Table of Contents
THIS DAY IN GAY HISTORY
based on: The White Crane Institute's 'Gay Wisdom', Gay Birthdays, Gay For Today, Famous GLBT, glbt-Gay Encylopedia, Today in Gay History, Wikipedia, and more …
Collected by Ted
84 BC – Gaius Valerius Catullus, Roman poet of the 1st century (d: 54 BC); His love poetry was never surpassed in ancient times, and influenced a great many poets, both ancient and modern. Tibullus, Propertius, Horace and Ovid imitated his techniques, and, during the English Renaissance, English poets such as Ben Jonson and Robert Herrick attempted to capture the quality of Catullus (unsuccessfully) in English.
Most of Catullus's poems are short; in a few concise lines he is able to create an experience of love, friendship, or sometimes bitterness and anger either at his mistress (whom he called "Lesbia") or at some person he despised.
Although most of his poems are about heterosexual love, a good number of them are devoted to the love of boys. These are particularly lusty, some of them very funny, and all of them explicitly sexual. (Since many editions of Catullus prudishly omit these poems, and since almost all translations are severely bowdlerized, only one edition in translation is recommended, that by Peter Whigham.)
For example, in a gay rape fantasy Catullus promises to throw his pal Aurelius a beating if he finds out he's toyed with the young boy who he'd been saving for himself:
... you bastard, you're willing to provoke me,
Ah, then you'll feel my dire retaliation,
feet spread and strapped, back-passage widely gaping,
reamed all its length with radishes and *mullets!
*mullet - a European fish
In one poem, the poet comes upon a young boy "stuffing his girl." With a wink to Venus, he "stuffs" the boy as "poetic justice." Since Catullus was a contemporary of Caesar, his pederastic poetry is characterized by the basic prejudice of the period: "taking" a boy is a manly act, but allowing another man to do unto you what you did unto him is sheer depravity.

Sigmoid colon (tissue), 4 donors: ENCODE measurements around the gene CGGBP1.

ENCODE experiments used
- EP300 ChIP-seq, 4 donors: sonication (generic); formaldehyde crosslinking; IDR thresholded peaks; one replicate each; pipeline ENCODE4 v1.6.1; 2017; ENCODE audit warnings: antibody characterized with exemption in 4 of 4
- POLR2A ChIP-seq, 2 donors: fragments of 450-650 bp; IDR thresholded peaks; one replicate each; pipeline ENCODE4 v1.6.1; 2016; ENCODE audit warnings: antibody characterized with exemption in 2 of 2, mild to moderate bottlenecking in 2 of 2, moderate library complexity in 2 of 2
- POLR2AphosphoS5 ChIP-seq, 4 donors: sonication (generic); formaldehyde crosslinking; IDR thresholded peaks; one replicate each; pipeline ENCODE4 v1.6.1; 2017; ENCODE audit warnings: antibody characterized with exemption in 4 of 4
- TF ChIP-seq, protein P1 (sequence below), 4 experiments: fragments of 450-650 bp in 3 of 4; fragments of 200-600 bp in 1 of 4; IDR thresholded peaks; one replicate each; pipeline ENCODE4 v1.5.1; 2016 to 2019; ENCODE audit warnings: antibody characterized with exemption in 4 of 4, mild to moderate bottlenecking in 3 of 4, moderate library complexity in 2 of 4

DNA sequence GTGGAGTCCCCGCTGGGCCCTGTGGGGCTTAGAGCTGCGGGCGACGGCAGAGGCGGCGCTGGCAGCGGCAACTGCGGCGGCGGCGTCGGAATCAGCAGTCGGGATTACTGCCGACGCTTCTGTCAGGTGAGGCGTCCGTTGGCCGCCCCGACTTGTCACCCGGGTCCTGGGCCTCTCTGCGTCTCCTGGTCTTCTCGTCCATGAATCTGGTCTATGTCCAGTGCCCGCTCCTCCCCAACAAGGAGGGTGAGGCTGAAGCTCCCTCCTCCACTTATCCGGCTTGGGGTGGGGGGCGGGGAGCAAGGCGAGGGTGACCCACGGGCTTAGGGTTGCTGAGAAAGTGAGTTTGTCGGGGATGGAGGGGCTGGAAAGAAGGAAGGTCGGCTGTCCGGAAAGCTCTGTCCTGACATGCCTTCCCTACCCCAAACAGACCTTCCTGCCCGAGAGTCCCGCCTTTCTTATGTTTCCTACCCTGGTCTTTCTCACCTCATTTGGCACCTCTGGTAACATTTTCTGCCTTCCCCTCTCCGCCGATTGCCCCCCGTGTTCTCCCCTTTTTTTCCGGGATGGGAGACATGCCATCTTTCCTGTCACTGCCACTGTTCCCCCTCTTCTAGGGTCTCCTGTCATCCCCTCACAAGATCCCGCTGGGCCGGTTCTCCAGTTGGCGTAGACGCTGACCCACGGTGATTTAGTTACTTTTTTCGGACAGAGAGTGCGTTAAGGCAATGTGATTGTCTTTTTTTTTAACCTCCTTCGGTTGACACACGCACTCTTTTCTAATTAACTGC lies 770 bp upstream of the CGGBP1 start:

Another of his poems:
This scenario is ridiculous and too funny,
Just now I cought my girlfriend's little boy
Wanking. If Dione approves, I took him
With my hard-straining cock.
We would call this sexual abuse. For the Romans it was different. Assuming the boy Catullus assaulted was a slave, the worst he'd have to do was compensate the slave's owner for property damage.
Catullus also wrote love poems for his male lover Juventius. In Roman society, homosexuality itself was not an object of criticism, only the adult passive/penetrated participant in a homosexual act. We assume that Juventius is the younger, passive partner of Catullus, probably a teenaged boy, who at least in one poem cruelly rejected catullus..
756 – Abu-Nuwas al-Hasan ben Hani Al-Hakami (d.814), best known simply as Abū-Nuwās, was one of the greatest of classical Arabic poets, who also composed in Persian on occasion. Born in the city of Ahvaz, in Persia, where his father was from southern Arabia and his mother was Per-sian. His first teacher was the poet Waliba ibn al-Hubab (died 786), a master who initiated him into the joys of pederasty as well as poetry.
Although in the modern world, the Islamic countries are known as those most hostile to male love, it was not always so. In earlier times in the Moslem lands, famous Iranian and Arab poets such as Hafiz i-Shirazi and Abu Nuwas praised and rued the charms of boys (whom they plied with wine and seduced). Sufi holy men from India to Turkey sought to find Allah by gazing upon the beauty of beardless youths. Storytellers included gay love tales in the Thousand and One Nights. Artists like Riza i-Abbasi amused kings and princes with exquisitely wrought erotic Persian miniatures and calligraphies. Mullahs and censors railed against male love, but men of all walks of life, from Caliphs to porters, delighted in it and all looked forward to being attended by fresh-faced tellaks (masseurs) in the hamam, and "unaging ghilman (youths) as beautiful as pearls" in paradise.
I die of love for him, perfect in every way,
Lost in the strains of wafting music.
My eyes are fixed upon his delightful body
And I do not wonder at his beauty.
His waist is a sapling, his face a moon,
And loveliness rolls off his rosy cheek
I die of love for you, but keep this secret:
The tie that binds us is an unbreakable rope.
How much time did your creation take, O angel?
So what! All I want is to sing your praises.
Originally trained in theology and grammar, Abu-Nuwas gained his great fame as a poet who excelled in lyrical love poetry, in lampoons and satire, and in "mujun" - frivolous and humorous descriptions of indecent or obscene matters. As with many other Islamic poets, he particularly celebrated in his poetry the love of wine - and boys. As one of the earliest Arab poets to write lyrical love poetry about boys, his achievement and influence helped to bring the genre to great heights.